Patna Collectorate: Dutch-Era Record Room, Featured In Oscar-Winning Film "Gandhi", Demolished

The fate of the historic collectorate complex was sealed on May 13 last year when the Supreme Court rejected a plea by Delhi-based heritage body INTACH for its preservation, paving the way for its demolition by the Bihar government.

Patna Collectorate: Dutch-Era Record Room, Featured In Oscar-Winning Film "Gandhi", Demolished

Patna, Jan 28 (PTI) The Dutch-era Record Room Building of the Patna Collectorate with a colonnaded frontage that featured in Oscar-winning film "Gandhi" has been demolished, but a few pillars of the historic landmark have been salvaged for the posterity.

The over 300-year-old majestic building, which ran on a north-south axis on the banks of the Ganga river in Patna, had high ceilings, massive doors and unique skylights on its roof. It was also the oldest structure on the 12-acre campus of the old collectorate.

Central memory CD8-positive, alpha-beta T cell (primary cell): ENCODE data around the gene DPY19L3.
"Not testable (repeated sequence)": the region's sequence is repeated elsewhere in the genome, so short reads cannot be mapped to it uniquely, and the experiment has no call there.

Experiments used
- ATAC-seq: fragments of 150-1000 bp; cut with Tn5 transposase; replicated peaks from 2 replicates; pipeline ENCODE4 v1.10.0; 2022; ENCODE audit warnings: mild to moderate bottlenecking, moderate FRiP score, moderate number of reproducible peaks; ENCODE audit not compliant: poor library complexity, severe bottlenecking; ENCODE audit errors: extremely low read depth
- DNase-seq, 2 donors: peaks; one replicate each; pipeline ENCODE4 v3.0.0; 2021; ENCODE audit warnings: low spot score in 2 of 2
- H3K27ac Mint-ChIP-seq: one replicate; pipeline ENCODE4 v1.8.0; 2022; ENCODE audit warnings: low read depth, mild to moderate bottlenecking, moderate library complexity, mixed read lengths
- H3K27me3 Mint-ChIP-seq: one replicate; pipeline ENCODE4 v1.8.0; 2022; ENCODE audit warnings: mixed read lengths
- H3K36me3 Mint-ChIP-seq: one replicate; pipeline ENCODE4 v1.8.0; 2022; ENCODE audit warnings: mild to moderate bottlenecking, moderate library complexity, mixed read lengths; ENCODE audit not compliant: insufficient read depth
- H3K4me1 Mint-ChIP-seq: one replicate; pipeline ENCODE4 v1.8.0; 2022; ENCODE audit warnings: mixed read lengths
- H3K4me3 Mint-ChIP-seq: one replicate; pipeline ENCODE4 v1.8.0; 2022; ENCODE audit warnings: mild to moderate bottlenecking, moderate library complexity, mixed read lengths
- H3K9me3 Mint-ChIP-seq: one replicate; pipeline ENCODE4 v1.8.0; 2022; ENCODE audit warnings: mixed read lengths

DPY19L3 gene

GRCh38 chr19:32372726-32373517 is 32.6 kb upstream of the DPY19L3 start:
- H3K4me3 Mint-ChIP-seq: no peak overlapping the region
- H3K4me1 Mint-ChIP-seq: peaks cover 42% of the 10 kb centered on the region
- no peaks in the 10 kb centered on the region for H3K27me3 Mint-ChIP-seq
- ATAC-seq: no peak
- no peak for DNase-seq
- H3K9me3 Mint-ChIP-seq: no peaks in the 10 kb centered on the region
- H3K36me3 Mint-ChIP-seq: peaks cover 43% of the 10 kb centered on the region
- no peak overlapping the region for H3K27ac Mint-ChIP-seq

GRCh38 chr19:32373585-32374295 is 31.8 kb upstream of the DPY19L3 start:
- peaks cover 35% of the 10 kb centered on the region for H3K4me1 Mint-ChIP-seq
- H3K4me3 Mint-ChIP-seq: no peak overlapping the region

The fate of the historic collectorate complex was sealed on May 13 last year when the Supreme Court rejected a plea by Delhi-based heritage body INTACH for its preservation, paving the way for its demolition by the Bihar government.

Bulldozers rolled on its sprawling campus the very next day as dismantling began and the 1938-built District Board Patna Building was the first to face the blows, triggering grief among heritage lovers and Gandhians.

By May 17, the British-era structure as well as the Dutch-era Record Room Building were reduced to mountains of rubble. A small portion from the front side had been spared then as the Record Room office was still occupying it.

The old documents and office of the Record Room was shifted to another building near the Gandhi Maidan in the last few months, and the remaining portion of the Dutch-era building was razed by December end, according to a senior official.

"However, we have preserved the pillars from its frontage. It was quite an engineering challenge to pull out the pillars while carrying out the demolition work for the redevelopment project. Once the new collectorate complex comes up, these pillars will also be prominently displayed on the campus so that people can see both the modern structures and a piece of the past," a top official told PTI.